On the 3rd day of CSW, I went to an event called “Gendering the Debate on Religious Hate Speech”. I went to that event, sat through it for over an hour, and still don’t know what it means to gender a debate on hate speech, or how one goes about that, which is telling. There was one thing, however. I noticed that the panel had a very atheist and secularist bent. The major idea was about how those big, bad, religious conservatives were oppressing those who had no religion. I understand where these panelists were coming from, considering that they were mostly from the Middle East, where that is often the case. That said, the same principle, when applied to the West, turns on its head. In the West, all too often, it is the religious people, whether they are Christians or Jews (not often Muslims, due to the progressive hierarchy of victimhood) who are on the receiving end of hate from secular liberals, and that is where most bias on the basis of religion comes from in the West. In one of the other panels, a woman was talking about how she had a cross on, and when another woman saw it, the other woman bolted, claiming that she did not want to talk to this person who was a Christian.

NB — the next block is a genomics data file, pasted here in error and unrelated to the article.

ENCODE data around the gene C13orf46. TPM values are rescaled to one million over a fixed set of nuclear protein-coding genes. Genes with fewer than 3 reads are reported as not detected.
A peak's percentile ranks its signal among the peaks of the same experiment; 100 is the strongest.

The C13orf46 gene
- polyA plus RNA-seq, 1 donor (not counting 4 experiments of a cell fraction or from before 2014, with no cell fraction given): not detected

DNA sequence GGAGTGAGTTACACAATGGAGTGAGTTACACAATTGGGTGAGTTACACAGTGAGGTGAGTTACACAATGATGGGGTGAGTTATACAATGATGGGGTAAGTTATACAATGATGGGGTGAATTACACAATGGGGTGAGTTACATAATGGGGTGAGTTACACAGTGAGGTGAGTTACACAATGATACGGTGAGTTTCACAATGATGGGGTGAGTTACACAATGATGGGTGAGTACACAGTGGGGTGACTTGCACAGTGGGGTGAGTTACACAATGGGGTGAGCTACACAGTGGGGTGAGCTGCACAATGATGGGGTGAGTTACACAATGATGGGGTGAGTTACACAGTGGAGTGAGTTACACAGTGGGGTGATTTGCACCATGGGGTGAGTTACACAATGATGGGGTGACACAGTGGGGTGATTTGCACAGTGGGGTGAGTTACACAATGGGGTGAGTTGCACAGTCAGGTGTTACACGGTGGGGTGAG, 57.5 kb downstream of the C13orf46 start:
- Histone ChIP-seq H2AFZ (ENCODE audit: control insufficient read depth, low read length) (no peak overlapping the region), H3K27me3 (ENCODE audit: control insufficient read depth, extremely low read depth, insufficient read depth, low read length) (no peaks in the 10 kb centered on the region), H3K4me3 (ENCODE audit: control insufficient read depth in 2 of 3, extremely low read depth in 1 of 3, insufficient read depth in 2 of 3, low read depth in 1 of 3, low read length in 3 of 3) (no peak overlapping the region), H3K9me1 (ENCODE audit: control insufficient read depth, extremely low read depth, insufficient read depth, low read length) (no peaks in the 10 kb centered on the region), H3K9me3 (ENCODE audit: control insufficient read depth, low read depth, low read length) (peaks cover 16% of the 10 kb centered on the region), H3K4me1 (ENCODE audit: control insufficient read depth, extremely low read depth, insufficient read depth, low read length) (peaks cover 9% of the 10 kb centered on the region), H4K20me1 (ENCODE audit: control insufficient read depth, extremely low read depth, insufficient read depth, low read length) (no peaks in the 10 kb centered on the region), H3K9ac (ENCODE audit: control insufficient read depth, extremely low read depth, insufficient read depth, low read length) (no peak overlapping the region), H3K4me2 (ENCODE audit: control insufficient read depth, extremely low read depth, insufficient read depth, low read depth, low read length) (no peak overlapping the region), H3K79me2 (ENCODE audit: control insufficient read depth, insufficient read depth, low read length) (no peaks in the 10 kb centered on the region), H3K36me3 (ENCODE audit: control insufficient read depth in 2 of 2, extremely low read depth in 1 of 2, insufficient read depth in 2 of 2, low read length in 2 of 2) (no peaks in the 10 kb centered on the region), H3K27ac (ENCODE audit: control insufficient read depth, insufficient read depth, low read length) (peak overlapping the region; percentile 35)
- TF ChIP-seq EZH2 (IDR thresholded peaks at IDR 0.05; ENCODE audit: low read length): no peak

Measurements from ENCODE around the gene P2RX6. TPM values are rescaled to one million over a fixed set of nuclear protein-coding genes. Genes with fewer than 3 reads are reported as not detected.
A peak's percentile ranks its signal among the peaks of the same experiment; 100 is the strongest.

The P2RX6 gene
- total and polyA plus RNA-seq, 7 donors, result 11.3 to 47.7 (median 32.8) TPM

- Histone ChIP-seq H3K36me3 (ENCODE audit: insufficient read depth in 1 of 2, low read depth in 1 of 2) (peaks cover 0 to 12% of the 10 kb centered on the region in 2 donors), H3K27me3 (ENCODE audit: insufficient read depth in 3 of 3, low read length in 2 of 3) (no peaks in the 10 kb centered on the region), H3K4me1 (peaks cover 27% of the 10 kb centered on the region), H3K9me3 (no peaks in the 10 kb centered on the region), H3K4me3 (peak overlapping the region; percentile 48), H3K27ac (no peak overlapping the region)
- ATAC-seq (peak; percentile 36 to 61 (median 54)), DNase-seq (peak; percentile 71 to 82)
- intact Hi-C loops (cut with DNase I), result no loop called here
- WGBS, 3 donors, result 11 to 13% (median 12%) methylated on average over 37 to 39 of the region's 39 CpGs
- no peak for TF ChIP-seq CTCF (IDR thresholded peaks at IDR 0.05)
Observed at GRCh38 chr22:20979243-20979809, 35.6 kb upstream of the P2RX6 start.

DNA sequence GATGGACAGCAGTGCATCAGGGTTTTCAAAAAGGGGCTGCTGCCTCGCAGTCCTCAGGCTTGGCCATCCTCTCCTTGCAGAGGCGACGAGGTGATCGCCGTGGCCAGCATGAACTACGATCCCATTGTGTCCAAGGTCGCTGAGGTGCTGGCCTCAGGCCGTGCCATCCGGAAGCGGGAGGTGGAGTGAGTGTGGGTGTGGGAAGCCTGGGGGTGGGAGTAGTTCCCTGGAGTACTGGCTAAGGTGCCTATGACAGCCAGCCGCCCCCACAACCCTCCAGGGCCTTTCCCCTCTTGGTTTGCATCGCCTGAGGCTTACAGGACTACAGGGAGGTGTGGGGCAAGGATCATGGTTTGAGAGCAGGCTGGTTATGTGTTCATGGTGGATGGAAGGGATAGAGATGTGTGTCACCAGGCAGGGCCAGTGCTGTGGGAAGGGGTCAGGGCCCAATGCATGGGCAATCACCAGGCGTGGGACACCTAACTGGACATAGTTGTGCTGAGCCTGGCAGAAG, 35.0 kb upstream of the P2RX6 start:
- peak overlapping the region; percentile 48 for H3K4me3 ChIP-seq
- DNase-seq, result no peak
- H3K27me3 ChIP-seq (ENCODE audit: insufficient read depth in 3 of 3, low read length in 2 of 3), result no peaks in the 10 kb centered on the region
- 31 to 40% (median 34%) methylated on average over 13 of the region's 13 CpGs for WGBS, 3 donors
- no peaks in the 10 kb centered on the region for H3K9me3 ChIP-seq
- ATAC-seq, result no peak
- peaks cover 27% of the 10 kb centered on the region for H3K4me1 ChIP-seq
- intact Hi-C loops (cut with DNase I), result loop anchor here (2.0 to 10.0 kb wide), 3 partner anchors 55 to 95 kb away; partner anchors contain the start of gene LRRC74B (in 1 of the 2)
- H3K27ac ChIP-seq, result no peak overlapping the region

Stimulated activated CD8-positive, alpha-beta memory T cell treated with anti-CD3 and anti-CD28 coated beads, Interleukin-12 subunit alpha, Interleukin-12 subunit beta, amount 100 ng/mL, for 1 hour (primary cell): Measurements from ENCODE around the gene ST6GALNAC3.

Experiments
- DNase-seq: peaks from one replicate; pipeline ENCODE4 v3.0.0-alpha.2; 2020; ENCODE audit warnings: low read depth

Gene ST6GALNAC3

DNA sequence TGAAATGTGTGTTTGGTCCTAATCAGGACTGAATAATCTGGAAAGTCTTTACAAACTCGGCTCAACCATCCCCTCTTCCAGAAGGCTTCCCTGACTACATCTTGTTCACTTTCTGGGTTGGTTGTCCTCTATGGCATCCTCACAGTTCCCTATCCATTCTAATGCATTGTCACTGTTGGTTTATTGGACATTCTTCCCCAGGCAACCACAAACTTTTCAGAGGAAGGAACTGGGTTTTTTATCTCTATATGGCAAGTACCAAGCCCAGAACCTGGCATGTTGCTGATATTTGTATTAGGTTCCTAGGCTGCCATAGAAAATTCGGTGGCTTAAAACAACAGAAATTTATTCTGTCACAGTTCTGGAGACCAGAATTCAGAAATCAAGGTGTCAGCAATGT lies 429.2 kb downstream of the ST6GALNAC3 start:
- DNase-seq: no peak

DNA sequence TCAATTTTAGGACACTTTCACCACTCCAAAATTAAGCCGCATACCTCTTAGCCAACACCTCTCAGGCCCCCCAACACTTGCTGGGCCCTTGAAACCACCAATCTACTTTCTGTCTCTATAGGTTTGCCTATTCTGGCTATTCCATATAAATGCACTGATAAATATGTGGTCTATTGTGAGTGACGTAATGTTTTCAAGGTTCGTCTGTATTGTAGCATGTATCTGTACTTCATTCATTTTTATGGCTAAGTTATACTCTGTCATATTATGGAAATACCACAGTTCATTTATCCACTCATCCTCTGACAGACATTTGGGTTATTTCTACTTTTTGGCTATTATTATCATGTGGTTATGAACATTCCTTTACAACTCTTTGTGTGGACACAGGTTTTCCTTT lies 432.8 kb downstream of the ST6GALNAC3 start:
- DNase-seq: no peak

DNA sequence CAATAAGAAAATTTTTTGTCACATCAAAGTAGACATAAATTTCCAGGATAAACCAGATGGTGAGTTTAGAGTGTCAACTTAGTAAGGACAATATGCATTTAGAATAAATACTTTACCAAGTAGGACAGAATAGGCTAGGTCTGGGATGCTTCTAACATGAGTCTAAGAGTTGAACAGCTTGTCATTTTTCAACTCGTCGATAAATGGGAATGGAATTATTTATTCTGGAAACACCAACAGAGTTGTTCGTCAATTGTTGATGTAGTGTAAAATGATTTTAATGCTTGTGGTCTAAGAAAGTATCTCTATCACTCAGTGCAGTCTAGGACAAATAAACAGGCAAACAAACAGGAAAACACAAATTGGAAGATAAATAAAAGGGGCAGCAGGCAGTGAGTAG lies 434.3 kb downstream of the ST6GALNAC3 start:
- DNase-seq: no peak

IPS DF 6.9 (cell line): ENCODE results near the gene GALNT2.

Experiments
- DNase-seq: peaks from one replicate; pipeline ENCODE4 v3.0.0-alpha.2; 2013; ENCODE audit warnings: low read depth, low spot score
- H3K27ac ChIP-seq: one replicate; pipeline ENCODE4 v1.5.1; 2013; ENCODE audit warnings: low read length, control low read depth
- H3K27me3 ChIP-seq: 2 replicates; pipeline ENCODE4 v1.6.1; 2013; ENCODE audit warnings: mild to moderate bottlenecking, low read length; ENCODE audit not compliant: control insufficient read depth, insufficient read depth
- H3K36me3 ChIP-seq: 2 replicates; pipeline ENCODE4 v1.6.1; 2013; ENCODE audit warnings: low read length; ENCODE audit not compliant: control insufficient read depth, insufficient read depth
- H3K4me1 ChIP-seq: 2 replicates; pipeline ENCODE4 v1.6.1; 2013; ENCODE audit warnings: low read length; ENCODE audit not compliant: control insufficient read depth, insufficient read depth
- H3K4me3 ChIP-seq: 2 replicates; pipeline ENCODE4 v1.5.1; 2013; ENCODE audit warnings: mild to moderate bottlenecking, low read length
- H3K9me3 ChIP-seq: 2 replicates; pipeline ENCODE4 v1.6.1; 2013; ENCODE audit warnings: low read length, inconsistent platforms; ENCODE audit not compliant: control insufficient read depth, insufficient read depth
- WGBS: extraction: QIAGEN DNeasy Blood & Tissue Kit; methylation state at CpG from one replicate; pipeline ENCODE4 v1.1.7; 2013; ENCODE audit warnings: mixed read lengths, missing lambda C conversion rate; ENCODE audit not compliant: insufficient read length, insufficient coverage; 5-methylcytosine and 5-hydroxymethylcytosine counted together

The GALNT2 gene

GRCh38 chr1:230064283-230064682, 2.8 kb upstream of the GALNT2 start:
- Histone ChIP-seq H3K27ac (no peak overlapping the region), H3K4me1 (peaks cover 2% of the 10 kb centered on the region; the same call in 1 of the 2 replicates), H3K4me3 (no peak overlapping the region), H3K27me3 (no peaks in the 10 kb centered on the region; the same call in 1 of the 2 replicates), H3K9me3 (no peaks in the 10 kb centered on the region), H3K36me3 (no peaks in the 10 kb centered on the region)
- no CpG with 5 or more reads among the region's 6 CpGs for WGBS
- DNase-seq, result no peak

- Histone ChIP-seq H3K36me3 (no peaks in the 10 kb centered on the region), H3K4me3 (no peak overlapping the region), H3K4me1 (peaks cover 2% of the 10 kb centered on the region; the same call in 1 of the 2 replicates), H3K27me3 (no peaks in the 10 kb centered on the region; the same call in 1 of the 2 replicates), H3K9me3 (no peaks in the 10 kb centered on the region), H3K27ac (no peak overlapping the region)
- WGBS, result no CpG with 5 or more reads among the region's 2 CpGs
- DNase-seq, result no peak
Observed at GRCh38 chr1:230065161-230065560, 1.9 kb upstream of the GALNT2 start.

Another example– this was not a problem in the end, which was good, but I, knowing of certain biases imagined any way this conversation could have gone–but on Tuesday, I was sitting at lunch eating my food when a woman came by and asked to sit with me. I invited her to sit with me, and this is where I make my point. I was questioning whether to ask her what she did and who she supported, because that would have forced me to talk about what I did and who I support. With people I don’t know, I sometimes become nervous about talking about what I do. This is often informed by the things I see in the news, like the violence in Berkeley a few weeks back. Anyway, I asked her what she did, even though I was afraid to. Luckily, she works for Brad Trost, the most pro-life MP in Canada, so I told her what I did without fear. This story has a good ending, but it’s unacceptable that this was even a consideration for me. The world should tell everybody to be religiously tolerant, even secular liberals who hate religious people for having values in conflict with their secular “progressive” values. Those people should not be exempt from these demands, but some people treat them like they are.